By Dean “The Sportsman” Greenaway
Last Thursday, sprinter Rikkoi Brathwaite wrapped up his competition in the IAAF World U20 Championships in Tampere, Finland, to close out his U20 Boys track and field career.
Brathwaite, the territory’s first male sprinter to automatically qualify in both the 100 and 200m, in the championships, also became the first advancing to the semifinals in both events.
Brathwaite advanced to the 200m semis last Thursday morning after placing fourth in his preliminary heat with a time of 21.22 seconds, before later being disqualified for stepping on the line, running on the curve. The only other BVI male athlete to advance beyond the semis in any event in the competition that began in 1986 when the territory also made its debut, was Kyron McMaster, who won 400m Hurdles bronze in 2016.
Brathwaite’s fourth place 100m finish in 10.44 seconds in the prelims, saw him advancing to the semis as an automatic qualifier, becoming the first BVI sprinter to do so in 32 years. He matched the same time and place in the semis, with the 11th best mark of the 24 qualifiers, 19 of who completed the event.
“In the prelims, I was a bit more relaxed in the race and felt executing my race in the drive phase was good. I stood up and turned over,” Brathwaite analyzed after the semifinal. “After the semifinal, we reviewed the race and what me and my coaches think, was that I concentrated a little too much on executing power, more than turning over. The difference between the two races, was that I was a bit more tense in the semifinals than in the prelims.”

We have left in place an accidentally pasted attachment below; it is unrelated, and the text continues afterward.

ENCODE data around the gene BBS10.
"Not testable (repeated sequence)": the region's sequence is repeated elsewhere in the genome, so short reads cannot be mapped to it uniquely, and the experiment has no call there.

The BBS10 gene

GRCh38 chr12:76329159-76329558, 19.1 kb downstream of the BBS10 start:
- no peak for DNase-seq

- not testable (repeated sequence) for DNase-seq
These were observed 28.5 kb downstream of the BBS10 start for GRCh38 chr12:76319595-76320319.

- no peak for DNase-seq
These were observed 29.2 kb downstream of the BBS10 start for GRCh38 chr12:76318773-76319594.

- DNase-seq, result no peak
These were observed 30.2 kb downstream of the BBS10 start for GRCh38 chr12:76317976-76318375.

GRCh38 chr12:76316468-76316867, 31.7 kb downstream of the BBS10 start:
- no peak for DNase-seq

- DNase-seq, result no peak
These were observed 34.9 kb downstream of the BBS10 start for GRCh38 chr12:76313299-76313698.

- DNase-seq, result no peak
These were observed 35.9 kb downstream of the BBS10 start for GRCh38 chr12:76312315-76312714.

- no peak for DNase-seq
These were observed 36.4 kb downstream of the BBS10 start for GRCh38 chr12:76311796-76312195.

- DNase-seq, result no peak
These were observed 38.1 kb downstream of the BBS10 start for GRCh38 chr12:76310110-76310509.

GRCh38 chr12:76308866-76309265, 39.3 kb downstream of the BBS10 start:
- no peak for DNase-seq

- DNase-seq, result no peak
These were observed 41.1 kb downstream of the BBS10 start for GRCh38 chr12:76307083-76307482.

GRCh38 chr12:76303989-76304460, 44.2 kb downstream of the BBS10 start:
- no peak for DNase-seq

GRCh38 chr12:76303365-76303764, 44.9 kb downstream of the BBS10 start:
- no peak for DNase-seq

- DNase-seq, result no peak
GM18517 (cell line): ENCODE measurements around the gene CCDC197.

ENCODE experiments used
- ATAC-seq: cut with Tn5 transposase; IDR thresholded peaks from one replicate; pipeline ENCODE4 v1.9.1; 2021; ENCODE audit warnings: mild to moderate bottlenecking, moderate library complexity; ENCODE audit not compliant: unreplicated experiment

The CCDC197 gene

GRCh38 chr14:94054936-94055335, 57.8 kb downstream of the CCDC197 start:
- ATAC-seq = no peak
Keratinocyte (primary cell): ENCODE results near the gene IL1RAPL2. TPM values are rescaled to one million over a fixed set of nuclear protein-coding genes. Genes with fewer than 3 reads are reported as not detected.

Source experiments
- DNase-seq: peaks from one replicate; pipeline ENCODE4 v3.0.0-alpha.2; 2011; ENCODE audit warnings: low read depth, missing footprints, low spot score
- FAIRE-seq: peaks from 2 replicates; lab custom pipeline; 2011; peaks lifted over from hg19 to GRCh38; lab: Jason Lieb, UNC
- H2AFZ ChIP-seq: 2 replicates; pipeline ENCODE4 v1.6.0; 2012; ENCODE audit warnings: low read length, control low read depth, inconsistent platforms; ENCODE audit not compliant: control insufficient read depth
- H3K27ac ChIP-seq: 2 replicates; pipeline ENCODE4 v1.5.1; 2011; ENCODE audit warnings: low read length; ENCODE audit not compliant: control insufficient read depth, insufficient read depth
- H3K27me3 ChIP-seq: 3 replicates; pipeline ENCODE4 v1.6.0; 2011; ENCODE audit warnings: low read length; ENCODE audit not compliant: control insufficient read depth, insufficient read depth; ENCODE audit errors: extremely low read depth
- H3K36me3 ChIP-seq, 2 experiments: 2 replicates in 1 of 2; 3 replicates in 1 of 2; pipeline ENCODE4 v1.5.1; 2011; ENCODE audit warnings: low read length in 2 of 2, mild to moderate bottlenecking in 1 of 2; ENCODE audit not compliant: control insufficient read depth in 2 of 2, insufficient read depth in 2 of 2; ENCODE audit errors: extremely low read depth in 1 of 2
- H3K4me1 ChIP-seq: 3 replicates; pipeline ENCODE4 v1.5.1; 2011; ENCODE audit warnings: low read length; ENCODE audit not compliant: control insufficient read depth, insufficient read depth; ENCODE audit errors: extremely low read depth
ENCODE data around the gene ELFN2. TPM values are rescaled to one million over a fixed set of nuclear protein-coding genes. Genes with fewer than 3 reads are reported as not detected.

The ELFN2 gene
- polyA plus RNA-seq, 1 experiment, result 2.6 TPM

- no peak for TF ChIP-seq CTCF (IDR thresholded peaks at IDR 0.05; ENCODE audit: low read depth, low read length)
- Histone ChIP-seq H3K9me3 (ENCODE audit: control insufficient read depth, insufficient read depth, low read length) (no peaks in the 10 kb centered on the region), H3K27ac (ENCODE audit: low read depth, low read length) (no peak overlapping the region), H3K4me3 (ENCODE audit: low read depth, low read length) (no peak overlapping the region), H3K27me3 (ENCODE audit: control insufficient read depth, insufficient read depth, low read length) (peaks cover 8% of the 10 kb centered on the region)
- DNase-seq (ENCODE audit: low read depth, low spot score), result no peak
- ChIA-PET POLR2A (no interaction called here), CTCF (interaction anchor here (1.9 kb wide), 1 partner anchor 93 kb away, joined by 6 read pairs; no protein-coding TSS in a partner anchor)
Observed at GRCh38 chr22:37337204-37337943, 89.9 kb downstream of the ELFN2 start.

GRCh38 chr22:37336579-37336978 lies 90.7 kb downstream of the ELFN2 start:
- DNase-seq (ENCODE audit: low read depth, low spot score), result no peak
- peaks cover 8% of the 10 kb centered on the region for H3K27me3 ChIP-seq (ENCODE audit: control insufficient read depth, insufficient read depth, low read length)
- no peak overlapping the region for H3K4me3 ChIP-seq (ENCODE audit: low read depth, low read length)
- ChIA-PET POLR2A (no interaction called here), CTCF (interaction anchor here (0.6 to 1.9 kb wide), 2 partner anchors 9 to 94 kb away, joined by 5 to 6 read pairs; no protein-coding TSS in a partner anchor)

In April, Brathwaite added to his burgeoning athletic prowess when he became the territory’s first Carifta Games finalist and medalist in the U20 Boys 100m. He earned bronze in the competition that the BVI first entered in 1976. He is also a two times U18 Boys 100m finalist—one of of just three since 1987 to reach the final when Derwin Scatliffe became the first—but Brathwaite is the first two times U18 finalist.
When asked about his most memorable moment in track and field thus far in his career, Brathwaite, an Indiana red shirt freshman, took a deep retrospective sigh.
“Believe it or not, my most memorable moment was when I won division champion in the Leeward Islands Youth Championships,” said Brathwaite who now holds both 100 and 200m National Jr. Records, with times of 10.43 and 21.21 seconds. “Of course I won the first medal for the BVI at the Carifta Games in the 100m. But, for some reason, the trophy I won in the Leeward Islands Youth Championships, was just more memorable to me.”